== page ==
Drug trafficking surging in year since Myanmar coup

Drug trafficking surging in year since Myanmar coup

A stack of illegal methamphetamine is pictured before being set on fire during a destruction ceremony to mark the United Nations'
A stack of illegal methamphetamine is pictured before being set on fire during a destruction ceremony to mark the United Nations' "International Day against Drug Abuse and Illicit Trafficking" in Yangon on June 26, 2021.

Increased instability in Myanmar since a military coup a year ago has seen a surge in narcotics production there and trafficking into Southeast Asia and beyond, a senior official from the UN Office on Drugs and Crime (UNODC) told Reuters.

Authorities in Laos, Thailand and Myanmar seized at least 90 million methamphetamine tablets and 4.4 tonnes of crystal methamphetamine last month, most of it manufactured in the remote border areas of Myanmar's Shan State, according to the UNODC.

"Meth production increased last year from already extreme levels in Myanmar and there is no sign it will slow down," said Jeremy Douglas, UNODC's regional representative in Southeast Asia.

"Drugs and conflict remain inseparable in Myanmar, one feeding the other," he said, adding: "Chaos and instability work for traffickers."

Economic hardship has gripped Myanmar since the coup and Douglas said farmers without options in Shan State were likely to return to opium cultivation in the near- to medium-term.

In neighbouring Thailand, a traditional conduit for illicit drugs produced in Myanmar, 520 million methamphetamine tablets were seized in 2021, up from 361 million in 2020, according to data from its Office of Narcotics Control Board (ONCB).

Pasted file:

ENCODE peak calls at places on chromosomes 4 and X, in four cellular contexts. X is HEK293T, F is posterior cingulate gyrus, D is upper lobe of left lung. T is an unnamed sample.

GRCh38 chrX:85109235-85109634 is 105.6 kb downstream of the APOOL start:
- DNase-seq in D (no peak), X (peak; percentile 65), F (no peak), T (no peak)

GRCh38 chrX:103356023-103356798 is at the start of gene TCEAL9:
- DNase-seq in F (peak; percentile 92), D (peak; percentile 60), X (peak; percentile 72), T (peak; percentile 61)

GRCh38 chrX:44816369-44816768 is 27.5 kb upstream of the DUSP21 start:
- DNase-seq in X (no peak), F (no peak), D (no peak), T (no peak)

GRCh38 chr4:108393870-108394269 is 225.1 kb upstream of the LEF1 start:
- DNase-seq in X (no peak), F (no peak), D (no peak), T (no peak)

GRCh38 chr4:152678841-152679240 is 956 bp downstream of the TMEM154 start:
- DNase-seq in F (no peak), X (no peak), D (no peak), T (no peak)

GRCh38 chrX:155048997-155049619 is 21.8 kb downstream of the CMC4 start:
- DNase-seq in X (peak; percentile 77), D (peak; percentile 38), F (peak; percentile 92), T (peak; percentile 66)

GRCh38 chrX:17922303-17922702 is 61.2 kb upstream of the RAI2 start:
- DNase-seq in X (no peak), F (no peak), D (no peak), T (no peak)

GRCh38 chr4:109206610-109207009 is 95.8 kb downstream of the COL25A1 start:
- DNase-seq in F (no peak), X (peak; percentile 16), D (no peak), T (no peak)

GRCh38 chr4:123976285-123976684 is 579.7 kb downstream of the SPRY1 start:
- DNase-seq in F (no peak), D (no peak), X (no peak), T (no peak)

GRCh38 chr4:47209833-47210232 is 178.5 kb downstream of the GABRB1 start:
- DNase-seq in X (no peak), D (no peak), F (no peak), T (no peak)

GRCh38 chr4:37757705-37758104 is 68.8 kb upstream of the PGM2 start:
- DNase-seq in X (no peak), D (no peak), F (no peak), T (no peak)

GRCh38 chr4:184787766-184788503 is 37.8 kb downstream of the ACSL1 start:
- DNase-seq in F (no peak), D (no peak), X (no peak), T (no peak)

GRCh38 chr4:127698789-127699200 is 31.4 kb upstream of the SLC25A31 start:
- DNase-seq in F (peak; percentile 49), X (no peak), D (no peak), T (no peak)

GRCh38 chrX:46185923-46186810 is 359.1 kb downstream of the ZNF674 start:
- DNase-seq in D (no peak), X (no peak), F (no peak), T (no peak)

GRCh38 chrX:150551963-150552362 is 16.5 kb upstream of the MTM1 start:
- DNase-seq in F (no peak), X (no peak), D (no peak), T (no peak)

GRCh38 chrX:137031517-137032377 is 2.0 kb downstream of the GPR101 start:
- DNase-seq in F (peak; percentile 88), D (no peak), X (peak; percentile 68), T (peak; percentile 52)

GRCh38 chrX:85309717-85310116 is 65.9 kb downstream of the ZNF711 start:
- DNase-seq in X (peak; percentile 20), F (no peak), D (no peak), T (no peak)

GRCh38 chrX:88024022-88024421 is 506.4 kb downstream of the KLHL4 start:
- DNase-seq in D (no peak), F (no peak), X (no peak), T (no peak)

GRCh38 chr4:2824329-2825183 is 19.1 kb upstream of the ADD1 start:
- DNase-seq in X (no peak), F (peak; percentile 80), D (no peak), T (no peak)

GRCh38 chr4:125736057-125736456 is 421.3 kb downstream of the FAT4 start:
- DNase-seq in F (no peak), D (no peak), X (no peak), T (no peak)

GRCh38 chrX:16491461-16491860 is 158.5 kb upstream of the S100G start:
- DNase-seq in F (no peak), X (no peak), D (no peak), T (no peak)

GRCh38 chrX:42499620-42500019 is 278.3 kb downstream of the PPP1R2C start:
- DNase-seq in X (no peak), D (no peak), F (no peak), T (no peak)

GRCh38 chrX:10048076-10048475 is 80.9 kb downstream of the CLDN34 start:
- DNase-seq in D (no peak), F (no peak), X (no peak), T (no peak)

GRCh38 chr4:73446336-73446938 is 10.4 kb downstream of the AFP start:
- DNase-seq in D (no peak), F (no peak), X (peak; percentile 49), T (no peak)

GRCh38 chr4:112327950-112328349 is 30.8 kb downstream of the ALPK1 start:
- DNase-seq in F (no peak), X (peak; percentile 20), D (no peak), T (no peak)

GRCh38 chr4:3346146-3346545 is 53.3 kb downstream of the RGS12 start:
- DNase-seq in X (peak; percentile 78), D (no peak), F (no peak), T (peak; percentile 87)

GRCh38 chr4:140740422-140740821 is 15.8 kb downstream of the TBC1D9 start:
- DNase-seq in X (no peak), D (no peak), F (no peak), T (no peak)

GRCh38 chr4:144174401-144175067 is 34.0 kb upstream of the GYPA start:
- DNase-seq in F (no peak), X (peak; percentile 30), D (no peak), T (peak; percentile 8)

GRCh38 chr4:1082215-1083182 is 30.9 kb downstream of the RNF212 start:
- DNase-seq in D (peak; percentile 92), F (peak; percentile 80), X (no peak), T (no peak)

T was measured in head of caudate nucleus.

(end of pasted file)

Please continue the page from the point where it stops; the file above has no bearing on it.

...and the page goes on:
Crystal meth seizures decreased by 22% to 21.6 tonnes compared with 2020 but were still significantly higher than the 18.2 tonnes intercepted by authorities in 2019.

Drug production in the Golden Triangle, as the area encompassing northern Myanmar and parts of Laos and Thailand is known, is run by Asian crime gangs in partnership with armed factions from some of Myanmar's ethnic minorities.

The illicit drugs they manufacture dominate the Asia-Pacific market, UNODC has found.

Amid the chaos and civil unrest in Myanmar that followed the coup, some of the ethnic minority factions involved in the drug trade have expanded their territory, analysts and officials told Reuters.

In recent weeks, the United Wa State Army (UWSA) - one of Myanmar best-armed ethnic minority forces that controls large areas from the north of Shan State - has moved forces south along with smaller, allied militias, expanding their territorial control of the state, three sources familiar with the incursions said.

Territory controlled by the UWSA has long been used for illicit drug production, although other armed groups are also involved in the trade, Douglas said.

A spokesman for the UWSA and a spokesman for Myanmar's ruling military could not immediately be reached for comment. 

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